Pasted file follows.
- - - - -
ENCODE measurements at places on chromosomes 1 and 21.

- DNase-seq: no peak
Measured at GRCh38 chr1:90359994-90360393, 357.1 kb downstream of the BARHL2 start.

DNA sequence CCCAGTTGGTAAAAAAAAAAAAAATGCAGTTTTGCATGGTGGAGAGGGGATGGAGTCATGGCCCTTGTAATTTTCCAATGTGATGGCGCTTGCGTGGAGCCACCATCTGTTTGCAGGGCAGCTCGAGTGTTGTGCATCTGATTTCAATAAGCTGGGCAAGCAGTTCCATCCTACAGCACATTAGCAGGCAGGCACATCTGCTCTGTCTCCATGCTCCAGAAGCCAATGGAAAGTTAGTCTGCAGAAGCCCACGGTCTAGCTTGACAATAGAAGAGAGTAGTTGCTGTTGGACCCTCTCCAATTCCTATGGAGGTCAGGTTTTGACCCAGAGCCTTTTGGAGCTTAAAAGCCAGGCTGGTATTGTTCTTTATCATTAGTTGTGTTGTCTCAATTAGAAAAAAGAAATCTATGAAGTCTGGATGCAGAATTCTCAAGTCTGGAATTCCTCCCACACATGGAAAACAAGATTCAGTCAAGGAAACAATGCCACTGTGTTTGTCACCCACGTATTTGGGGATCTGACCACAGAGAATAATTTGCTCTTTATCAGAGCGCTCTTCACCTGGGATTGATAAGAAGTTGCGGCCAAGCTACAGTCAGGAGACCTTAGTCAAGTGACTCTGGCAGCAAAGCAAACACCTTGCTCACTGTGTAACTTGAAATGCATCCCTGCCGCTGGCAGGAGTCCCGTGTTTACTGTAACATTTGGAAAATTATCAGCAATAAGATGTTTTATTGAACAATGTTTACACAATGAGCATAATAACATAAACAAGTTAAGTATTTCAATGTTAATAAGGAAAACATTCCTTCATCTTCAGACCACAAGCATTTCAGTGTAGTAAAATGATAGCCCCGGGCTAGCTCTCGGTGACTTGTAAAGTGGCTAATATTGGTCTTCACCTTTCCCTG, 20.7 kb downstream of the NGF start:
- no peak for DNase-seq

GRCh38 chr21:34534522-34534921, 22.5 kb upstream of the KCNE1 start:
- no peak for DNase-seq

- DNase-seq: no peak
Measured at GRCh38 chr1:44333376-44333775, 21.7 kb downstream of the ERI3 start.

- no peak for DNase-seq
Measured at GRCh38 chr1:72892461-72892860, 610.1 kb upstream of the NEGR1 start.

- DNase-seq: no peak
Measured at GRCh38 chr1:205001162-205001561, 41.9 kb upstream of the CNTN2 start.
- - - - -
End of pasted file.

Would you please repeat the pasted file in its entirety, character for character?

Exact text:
ENCODE measurements at places on chromosomes 1 and 21.

- DNase-seq: no peak
Measured at GRCh38 chr1:90359994-90360393, 357.1 kb downstream of the BARHL2 start.

DNA sequence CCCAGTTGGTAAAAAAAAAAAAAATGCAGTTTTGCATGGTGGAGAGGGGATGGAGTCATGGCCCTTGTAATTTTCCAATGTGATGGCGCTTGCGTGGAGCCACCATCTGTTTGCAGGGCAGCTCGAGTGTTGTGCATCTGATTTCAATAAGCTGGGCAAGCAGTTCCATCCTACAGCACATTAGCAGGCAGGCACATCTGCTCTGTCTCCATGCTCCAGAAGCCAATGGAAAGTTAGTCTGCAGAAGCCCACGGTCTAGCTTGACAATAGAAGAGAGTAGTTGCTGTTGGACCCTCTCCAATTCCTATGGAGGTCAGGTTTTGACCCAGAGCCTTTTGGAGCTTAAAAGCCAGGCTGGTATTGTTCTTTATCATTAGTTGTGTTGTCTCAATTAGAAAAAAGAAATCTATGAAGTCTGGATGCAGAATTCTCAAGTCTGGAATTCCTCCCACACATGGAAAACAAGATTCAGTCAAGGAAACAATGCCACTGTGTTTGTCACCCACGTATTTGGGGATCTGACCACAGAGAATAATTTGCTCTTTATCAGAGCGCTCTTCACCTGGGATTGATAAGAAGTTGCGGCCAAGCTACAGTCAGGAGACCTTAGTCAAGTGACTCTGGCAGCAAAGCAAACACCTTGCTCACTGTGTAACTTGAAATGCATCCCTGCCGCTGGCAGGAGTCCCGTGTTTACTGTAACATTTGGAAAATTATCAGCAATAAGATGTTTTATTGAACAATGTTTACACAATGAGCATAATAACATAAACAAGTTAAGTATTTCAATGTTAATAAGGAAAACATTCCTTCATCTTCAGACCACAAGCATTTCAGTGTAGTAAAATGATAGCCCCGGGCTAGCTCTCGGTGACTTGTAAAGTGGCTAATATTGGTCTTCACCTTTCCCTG, 20.7 kb downstream of the NGF start:
- no peak for DNase-seq

GRCh38 chr21:34534522-34534921, 22.5 kb upstream of the KCNE1 start:
- no peak for DNase-seq

- DNase-seq: no peak
Measured at GRCh38 chr1:44333376-44333775, 21.7 kb downstream of the ERI3 start.

- no peak for DNase-seq
Measured at GRCh38 chr1:72892461-72892860, 610.1 kb upstream of the NEGR1 start.

- DNase-seq: no peak
Measured at GRCh38 chr1:205001162-205001561, 41.9 kb upstream of the CNTN2 start.